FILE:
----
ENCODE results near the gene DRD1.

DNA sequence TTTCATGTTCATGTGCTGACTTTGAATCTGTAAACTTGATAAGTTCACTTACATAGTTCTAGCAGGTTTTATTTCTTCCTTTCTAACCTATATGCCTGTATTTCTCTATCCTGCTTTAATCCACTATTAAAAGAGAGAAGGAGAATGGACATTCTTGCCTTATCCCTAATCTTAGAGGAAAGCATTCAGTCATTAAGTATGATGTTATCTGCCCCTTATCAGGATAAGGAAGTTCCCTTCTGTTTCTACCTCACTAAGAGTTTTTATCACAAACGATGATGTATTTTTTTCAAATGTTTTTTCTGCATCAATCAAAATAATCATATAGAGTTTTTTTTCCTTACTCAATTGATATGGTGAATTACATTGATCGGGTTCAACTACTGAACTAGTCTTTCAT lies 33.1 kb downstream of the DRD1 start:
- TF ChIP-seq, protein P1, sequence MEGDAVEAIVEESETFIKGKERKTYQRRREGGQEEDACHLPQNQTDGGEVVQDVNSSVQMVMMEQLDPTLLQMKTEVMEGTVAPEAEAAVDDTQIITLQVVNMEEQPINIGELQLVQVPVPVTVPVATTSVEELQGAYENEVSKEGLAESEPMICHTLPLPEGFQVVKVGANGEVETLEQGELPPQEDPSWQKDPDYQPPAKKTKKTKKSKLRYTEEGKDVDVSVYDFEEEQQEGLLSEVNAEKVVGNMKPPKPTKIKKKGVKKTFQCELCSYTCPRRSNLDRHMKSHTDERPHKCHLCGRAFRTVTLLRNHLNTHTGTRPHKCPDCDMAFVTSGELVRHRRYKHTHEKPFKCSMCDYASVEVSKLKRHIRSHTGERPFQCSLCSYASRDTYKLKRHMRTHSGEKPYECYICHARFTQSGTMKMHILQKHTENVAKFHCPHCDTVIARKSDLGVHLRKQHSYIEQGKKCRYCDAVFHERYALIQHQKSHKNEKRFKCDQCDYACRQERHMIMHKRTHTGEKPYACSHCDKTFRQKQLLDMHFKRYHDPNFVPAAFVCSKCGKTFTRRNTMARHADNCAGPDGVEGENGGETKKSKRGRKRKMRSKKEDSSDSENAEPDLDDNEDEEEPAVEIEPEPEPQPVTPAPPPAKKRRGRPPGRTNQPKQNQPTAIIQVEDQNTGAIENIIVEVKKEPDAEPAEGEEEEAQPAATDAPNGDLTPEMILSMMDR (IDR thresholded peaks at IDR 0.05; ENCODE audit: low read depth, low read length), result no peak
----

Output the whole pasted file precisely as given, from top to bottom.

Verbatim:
ENCODE results near the gene DRD1.

DNA sequence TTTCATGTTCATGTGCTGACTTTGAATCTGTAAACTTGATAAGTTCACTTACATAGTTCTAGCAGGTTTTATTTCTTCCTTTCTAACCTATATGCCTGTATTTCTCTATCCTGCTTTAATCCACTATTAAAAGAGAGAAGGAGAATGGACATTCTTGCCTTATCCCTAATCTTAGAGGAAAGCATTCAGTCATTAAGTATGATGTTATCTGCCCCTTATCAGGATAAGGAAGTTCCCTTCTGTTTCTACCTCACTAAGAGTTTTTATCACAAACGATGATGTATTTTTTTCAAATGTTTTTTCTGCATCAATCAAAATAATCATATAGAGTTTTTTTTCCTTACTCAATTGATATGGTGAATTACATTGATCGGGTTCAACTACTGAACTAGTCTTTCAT lies 33.1 kb downstream of the DRD1 start:
- TF ChIP-seq, protein P1, sequence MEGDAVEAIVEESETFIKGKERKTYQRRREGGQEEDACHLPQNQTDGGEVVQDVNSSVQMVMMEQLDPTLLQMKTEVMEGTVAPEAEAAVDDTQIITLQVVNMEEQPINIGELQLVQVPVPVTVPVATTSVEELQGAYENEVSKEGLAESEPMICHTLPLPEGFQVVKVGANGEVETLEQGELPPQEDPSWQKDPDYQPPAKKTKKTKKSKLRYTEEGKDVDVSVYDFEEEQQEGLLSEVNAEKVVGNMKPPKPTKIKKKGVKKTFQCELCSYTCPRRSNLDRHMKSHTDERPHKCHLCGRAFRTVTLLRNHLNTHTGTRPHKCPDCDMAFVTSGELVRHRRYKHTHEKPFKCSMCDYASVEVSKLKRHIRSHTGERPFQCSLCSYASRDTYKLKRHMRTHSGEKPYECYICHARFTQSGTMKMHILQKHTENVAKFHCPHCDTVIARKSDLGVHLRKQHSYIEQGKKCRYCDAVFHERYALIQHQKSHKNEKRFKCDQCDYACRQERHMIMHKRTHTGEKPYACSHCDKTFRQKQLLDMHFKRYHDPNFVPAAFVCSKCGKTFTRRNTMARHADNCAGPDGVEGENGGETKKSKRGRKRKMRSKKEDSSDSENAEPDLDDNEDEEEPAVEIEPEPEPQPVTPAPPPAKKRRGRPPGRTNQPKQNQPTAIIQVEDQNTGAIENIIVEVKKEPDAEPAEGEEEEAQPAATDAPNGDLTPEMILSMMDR (IDR thresholded peaks at IDR 0.05; ENCODE audit: low read depth, low read length), result no peak